Does your spouse complain about your frequent snoring? Are you still tired when you wake in the morning? Do you often take afternoon naps? If so, you may be suffering from a condition called sleep apnea, or obstructed sleep apnea (OSA). OSA is the most common sleep disorder.

Sleep apnea causes you to periodically stop breathing while you're sleeping. Your body feels as if it's choking because of sleep-related decreases or pauses in respiration, causing the oxygen level in your blood to drop. They generally last at least 10 seconds. Sleep apnea can lead to heart attacks, obesity, headaches, and depression or anxiety.

Sleep Apnea and Depression

According to a report in the Annals of General Psychiatry, about 800 out of 100,000 individuals may have both OSA and depression. While it can affect anyone, it's more prevalent in middle-aged men and post-menopausal women.

Sleep disturbances are an element in numerous psychiatric conditions, such as depression. Furthermore, stressors, such as poor sleep, can increase an individual's risk of developing a psychiatric condition. While sleep disturbances and psychiatric disorders often co-exist, we don't know yet which condition comes first. Many experts believe the influence goes both ways. Furthermore, both disorders may share a common neurobiological risk factor.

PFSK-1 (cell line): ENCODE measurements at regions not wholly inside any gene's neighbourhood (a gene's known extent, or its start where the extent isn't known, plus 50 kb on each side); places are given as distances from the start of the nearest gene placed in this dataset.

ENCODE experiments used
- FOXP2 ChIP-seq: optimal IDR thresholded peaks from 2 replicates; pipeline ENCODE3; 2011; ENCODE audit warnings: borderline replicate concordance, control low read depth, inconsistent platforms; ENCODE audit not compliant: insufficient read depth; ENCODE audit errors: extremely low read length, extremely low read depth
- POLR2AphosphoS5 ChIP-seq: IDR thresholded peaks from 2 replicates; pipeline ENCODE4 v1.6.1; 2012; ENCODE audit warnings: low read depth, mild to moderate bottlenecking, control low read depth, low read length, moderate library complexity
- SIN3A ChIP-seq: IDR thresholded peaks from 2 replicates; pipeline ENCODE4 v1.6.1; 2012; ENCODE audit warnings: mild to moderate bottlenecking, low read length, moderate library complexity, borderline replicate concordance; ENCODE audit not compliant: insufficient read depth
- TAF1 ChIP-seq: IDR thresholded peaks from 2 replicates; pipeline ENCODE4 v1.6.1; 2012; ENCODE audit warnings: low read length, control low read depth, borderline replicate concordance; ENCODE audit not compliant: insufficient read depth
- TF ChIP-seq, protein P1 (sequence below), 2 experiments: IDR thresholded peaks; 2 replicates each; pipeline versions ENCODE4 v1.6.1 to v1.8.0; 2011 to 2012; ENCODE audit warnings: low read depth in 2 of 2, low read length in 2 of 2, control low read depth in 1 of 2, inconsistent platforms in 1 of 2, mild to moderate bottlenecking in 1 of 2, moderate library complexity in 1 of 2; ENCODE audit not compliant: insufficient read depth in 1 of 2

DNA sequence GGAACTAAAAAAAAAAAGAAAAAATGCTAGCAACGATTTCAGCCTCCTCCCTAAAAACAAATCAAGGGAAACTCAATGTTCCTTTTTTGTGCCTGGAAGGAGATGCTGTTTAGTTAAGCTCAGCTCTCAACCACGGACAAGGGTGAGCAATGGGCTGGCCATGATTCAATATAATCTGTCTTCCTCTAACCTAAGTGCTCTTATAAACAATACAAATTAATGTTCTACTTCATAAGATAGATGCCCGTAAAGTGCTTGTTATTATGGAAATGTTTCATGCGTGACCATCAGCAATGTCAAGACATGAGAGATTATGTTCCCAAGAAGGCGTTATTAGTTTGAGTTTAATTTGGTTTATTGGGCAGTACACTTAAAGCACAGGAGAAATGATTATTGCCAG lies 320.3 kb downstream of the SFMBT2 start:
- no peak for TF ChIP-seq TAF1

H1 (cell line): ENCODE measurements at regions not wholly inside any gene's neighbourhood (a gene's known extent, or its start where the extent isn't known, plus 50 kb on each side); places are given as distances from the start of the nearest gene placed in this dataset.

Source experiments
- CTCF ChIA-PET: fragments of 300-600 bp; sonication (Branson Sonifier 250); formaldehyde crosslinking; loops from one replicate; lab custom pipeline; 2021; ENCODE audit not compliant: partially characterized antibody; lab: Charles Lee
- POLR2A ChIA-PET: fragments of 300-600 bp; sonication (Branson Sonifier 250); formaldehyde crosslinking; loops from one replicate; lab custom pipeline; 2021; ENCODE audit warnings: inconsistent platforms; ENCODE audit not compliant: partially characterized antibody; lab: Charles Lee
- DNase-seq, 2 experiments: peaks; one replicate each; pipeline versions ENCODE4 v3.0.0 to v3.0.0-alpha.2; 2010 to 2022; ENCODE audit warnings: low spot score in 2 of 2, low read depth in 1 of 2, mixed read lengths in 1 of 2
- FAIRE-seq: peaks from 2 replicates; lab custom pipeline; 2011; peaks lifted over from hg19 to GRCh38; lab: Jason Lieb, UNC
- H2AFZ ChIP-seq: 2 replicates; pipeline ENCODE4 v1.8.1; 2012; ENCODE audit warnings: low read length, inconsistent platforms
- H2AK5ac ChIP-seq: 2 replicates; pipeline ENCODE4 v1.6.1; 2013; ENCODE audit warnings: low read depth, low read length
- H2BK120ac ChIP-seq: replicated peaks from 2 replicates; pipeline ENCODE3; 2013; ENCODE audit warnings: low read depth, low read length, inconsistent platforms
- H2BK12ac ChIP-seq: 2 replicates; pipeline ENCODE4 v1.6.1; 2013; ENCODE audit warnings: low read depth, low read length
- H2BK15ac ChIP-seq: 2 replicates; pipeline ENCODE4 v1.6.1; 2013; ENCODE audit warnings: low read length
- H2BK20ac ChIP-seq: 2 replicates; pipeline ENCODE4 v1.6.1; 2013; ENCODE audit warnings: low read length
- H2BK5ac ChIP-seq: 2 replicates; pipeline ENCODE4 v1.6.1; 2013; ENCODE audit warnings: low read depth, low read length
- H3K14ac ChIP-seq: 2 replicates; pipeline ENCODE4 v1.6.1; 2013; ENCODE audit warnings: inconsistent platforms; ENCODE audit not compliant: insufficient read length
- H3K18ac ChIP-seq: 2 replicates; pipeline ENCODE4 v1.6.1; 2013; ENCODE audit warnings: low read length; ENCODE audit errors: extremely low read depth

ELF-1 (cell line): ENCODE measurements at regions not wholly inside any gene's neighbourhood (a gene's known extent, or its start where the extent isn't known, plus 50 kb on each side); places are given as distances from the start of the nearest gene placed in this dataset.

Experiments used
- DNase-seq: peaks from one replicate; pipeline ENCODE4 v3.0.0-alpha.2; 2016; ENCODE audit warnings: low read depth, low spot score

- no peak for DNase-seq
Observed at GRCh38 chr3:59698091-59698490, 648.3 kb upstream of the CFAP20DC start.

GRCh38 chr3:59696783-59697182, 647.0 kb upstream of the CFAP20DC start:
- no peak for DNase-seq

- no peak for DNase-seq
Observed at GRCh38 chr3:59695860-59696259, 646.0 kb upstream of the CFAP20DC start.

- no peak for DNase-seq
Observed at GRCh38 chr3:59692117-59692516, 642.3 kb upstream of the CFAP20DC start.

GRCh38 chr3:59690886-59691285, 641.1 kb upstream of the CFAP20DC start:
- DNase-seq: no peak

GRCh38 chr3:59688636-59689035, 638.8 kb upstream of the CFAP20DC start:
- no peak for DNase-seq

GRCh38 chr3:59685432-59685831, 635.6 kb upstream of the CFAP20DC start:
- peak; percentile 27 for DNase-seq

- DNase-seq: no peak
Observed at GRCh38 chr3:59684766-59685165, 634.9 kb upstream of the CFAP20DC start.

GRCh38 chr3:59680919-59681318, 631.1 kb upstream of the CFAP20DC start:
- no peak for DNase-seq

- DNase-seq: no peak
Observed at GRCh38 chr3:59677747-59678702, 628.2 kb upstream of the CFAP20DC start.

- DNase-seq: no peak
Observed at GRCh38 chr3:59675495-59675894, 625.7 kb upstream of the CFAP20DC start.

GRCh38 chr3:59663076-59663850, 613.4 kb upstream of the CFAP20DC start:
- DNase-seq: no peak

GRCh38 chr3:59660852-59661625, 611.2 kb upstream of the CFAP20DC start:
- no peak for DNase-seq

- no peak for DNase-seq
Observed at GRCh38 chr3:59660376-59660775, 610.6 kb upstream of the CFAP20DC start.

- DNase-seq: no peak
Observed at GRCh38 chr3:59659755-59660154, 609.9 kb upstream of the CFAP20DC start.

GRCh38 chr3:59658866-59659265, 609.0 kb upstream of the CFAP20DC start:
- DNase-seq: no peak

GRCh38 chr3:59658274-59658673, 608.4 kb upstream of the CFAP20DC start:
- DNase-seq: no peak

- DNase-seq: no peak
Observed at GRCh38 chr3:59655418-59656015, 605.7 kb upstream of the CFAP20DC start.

The most common treatment for sleep apnea is continuous or bi-level positive airway pressure (CPAP/BiPAP), which uses a mechanical device to maintain the upper airways open during sleep. According to John's Hopkins University, CPAP is 95 percent effective; however, about half of OSA patients can't tolerate wearing the CPAP mask, rendering it useless. Some patients do better following surgery, weight loss, or using dental devices.

Using CPAP to treat sleep apnea has yielded controversial findings as far as improving depressive symptoms. However, at the 2012 meeting of the American Psychiatric Association, members presented findings that treating sleep disorders, and sleep apnea in particular, is associated with an improvement in symptoms of psychiatric disorders.

It's important to diagnose OSA in depressed individuals. The concurrence of OSA may also explain why some patients don't respond to appropriate pharmaceutical treatment for depression. Furthermore, undiagnosed OSA may actually get worse with some depression treatments.

What to Do

If you are diagnosed with either sleep apnea or depression, you should also be evaluated for the other condition to ensure you receive appropriate treatment. You can help yourself by following a healthy lifestyle, including eating right and avoiding alcohol and nicotine


Castillo, David. "Sleep Apnea: A Growing Health Concern." Web. 12 May 2011.

Castillo, David. "The Risks of Sleep Apnea." Web. 7 May 2011.

Jeffrey, Susan. "Treating Sleep Disorder Improves Psychiatric Outcomes." Medscape Medical News. Web. 9 May 2012.

chröder, Carmen M., and O'Hara, Ruth. "Depression and Obstructive Sleep Apnea (OSA)." Annals of General Psychiatry  4(13) (2005). Web. 27 June 2005.

Johns Hopkins Medicine."Putting Sleep Apnea, and Depression, To Rest." Headway. Web. 21 May 2011.